Lucy King and colleagues report in PLOS that "the sound of disturbed African honeybees Apis meliffera scutellata causes African elephants Loxodonta africana to retreat and produce warning vocalizations that lead other elephants to join the flight."
They used special audio recording devices to record the elephants distinctive "rumble" vocalizations which are below the human hearing range.
"Audio playbacks of bee sounds induced elephants to retreat and elicited more head-shaking and dusting, reactive behaviors that may prevent bee stings, compared to white noise control playbacks. Most importantly, elephants produced distinctive “rumble” vocalizations in response to bee sounds. These rumbles exhibited an upward shift in the second formant location, which implies active vocal tract modulation, compared to rumbles made in response to white noise playbacks. In a second experiment, audio playbacks of these rumbles produced in response to bees elicited increased head shaking, and further and faster retreat behavior in other elephants, compared to control rumble playbacks with lower second formant frequencies."In addition to advancing our understanding of elephant behavior, these findings may have a practical implication. A single elephant can destroy an African farmer's gardens and his livelihood in a single night. They frequently have to guard their plots at night, hoping to scare the elephant away, a dangerous and frequently futile action. In addition, frustrated farmers frequently kill elephants which is against the law.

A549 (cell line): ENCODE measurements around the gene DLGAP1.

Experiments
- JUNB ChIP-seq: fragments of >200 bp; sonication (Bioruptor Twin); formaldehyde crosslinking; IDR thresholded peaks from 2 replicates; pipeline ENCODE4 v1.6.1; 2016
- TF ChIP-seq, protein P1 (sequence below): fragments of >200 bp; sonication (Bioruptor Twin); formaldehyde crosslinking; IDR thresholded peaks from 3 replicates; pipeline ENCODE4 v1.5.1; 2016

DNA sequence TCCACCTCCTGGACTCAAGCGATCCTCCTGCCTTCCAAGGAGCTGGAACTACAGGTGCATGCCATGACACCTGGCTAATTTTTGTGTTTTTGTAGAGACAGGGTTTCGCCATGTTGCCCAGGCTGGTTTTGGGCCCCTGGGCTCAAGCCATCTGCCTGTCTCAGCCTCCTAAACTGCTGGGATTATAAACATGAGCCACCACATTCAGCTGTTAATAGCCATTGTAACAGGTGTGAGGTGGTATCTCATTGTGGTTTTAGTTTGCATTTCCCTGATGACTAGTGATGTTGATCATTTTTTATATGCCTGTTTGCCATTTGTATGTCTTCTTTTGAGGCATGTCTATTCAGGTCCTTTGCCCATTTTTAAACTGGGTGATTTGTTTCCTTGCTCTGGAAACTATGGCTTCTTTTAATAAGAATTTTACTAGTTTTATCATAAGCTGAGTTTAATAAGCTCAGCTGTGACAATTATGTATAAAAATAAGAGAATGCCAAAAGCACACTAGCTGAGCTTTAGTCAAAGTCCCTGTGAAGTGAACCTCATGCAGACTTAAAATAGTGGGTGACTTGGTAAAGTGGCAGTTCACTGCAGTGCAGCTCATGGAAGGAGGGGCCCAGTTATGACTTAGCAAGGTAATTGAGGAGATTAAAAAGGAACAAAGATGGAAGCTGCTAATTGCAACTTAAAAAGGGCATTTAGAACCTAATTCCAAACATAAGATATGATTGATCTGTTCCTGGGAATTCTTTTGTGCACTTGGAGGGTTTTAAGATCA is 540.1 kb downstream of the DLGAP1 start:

A possible application of this research would be to create "bee fences". Bee hives would be attached to posts connected to each other by wire. When the elephant hits the wire, the sound of the disturbed bees would alarm the elephant and drive it away.
Unfortunately, this has no apparent application for the raccoons and rabbits in our vegetable garden.
The article appeared in PLOSone.com (Public Library of Science) which is an online peer-reviewed science journal. The science is high quality and an open access source, meaning you can read the whole article without having to pay to access it. While usually quite technical, they have a lot of interesting scientific studies.